'Green' clothes hit the racks
CLOTHING designer Kelli Donovan, a committed environmentalist, was caught between the proverbial rock and a hard place.
She loved the fashion industry, but despaired about the damage it caused to the environment through dumping potentially dangerous dyes and excessive waste.
Her solution was a simple one – set up her own label that minimised the environmental damage.
Pure Pod was born three years ago, with Ms Donovan designing the ‘sustainable’ clothing and partner Sean Watson in the chief executive and marketing role.
“It is something I’d always wanted to do since I finished TAFE,” Ms Donovan said.
After about 15 years in the rag trade, she realised her dream.
“I was always frustrated by the way the industry operated with the imports containing heaps of chemicals and the sweat shop conditions for (manufacturing) staff,” she said.
The clothing industry, which uses heavy metal chemicals, is one of the most environmentally damaging global industries.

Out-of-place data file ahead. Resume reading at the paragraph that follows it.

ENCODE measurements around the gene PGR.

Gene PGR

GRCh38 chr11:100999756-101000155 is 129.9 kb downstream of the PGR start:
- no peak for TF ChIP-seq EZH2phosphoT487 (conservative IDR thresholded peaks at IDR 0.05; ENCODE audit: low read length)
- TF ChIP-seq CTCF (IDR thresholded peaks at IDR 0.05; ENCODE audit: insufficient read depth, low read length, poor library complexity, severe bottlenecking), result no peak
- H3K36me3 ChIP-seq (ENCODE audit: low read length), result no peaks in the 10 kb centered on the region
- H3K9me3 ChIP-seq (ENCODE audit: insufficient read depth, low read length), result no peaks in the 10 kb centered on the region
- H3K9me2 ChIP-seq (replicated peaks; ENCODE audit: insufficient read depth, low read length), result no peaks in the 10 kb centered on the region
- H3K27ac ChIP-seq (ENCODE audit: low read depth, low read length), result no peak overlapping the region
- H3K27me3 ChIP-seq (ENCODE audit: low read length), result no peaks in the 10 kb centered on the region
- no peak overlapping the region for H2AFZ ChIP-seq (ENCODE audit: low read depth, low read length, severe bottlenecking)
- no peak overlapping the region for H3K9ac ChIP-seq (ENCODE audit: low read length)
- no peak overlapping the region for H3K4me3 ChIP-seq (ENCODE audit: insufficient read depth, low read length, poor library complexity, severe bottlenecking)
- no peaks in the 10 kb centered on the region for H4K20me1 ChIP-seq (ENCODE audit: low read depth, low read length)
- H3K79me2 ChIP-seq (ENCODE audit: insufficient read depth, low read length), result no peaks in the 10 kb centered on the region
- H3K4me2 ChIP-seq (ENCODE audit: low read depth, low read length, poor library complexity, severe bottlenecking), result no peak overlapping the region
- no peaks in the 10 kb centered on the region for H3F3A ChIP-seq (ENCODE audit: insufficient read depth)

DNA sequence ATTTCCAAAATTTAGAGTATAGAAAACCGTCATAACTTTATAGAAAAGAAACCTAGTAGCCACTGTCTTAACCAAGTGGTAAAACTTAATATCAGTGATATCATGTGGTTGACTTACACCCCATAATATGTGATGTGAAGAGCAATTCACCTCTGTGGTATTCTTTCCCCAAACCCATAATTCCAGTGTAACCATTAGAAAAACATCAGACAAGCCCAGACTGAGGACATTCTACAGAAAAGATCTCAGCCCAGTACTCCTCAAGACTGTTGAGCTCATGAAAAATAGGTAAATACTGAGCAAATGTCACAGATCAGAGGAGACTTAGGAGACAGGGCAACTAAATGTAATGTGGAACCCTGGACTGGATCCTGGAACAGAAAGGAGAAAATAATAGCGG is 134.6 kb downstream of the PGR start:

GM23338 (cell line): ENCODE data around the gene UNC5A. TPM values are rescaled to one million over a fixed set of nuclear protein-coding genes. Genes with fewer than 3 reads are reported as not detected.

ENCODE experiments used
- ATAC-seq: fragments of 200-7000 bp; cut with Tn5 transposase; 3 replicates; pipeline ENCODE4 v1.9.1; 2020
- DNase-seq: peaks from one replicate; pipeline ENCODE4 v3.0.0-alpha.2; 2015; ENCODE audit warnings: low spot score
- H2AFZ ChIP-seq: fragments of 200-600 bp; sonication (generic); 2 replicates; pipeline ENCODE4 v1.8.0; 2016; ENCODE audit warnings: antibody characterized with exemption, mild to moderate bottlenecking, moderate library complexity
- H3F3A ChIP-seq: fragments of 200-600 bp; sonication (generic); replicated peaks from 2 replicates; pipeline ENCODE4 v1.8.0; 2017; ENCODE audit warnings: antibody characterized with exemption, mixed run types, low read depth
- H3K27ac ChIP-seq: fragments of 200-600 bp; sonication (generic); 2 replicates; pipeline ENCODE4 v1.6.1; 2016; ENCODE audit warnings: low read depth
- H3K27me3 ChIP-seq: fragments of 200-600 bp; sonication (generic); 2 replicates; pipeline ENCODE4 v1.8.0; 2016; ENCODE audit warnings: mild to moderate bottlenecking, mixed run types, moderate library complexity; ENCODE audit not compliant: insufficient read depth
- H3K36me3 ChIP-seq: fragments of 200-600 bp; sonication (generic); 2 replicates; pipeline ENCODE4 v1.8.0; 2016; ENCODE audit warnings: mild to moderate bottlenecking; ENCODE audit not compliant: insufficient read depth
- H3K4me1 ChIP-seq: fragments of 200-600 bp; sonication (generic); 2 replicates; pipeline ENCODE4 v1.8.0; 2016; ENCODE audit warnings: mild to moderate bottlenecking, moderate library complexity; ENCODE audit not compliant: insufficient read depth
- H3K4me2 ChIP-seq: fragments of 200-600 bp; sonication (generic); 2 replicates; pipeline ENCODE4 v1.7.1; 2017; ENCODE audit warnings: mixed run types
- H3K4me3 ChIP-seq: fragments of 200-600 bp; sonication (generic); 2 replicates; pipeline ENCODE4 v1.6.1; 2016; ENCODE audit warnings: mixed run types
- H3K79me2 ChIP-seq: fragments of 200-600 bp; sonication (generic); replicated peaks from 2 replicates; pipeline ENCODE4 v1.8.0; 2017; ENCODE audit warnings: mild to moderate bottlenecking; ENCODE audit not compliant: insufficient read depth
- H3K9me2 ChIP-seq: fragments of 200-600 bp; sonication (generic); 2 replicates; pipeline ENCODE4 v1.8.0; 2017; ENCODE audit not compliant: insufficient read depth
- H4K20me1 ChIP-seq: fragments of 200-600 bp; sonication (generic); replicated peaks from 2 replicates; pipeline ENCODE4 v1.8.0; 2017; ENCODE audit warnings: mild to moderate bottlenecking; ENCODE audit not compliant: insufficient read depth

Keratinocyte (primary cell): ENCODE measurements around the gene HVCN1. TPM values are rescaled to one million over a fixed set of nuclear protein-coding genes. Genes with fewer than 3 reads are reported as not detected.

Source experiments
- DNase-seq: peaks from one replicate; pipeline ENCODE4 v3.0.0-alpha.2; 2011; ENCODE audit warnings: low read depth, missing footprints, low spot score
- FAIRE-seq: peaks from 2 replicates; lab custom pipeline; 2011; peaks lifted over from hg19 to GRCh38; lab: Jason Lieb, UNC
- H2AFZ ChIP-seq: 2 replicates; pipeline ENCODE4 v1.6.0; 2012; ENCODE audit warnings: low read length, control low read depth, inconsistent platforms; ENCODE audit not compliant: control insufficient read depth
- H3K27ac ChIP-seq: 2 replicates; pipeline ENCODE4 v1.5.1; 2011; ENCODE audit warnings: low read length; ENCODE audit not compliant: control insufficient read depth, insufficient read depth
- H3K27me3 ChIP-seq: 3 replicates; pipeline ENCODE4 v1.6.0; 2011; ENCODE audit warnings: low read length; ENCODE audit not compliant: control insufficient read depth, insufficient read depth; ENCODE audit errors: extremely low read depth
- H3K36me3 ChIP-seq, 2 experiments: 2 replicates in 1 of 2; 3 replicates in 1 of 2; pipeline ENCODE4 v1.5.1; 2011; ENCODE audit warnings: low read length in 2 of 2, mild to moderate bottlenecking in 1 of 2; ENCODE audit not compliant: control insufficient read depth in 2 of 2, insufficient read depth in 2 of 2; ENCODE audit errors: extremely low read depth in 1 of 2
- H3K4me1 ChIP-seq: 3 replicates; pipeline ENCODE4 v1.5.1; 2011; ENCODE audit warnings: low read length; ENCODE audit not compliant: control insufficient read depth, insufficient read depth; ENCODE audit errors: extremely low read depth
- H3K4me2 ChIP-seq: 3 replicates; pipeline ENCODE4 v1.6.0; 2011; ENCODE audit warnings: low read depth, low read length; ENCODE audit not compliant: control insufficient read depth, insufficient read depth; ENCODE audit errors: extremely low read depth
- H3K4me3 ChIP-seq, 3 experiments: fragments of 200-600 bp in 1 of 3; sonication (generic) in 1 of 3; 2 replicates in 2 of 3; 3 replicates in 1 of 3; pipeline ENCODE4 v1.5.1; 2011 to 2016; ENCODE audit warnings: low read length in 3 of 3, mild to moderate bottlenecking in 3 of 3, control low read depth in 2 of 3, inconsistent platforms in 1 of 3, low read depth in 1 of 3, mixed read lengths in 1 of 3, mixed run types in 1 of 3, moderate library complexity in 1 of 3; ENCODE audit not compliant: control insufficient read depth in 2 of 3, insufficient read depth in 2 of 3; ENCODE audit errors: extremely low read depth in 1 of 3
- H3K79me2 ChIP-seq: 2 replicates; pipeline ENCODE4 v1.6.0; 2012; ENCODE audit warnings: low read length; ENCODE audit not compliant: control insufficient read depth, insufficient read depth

“With more people becoming concerned about climate change, it seemed the perfect time to start the business,” Ms Donovan said.
This Friday, the founders of Pure Pod will attend the Fashion Group International gala ball in Sydney, where they are one of three finalists for the environmentally sustainable business award.
The fabrics for its range of clothing are made of hemp, bamboo and organic cotton.
Ms Donovan said no heavy chemicals or pesticides were used in the process, unlike many big name brands.
The use of plastics and metals in trims and buttons is also kept to a minimum.
The clothing, manufactured locally, as well as in Brisbane and on the Gold Coast, has proved popular with customers.
Ms Donovan said part of the reason was because people, who often developed allergic rashes to chemicals contained in other clothing, could wear her company’s range in comfort.
Pure Pod will be showing at the Mullumbimby Christmas Designer Market being held at the Mullumbimby Civic Hall tomorrow night.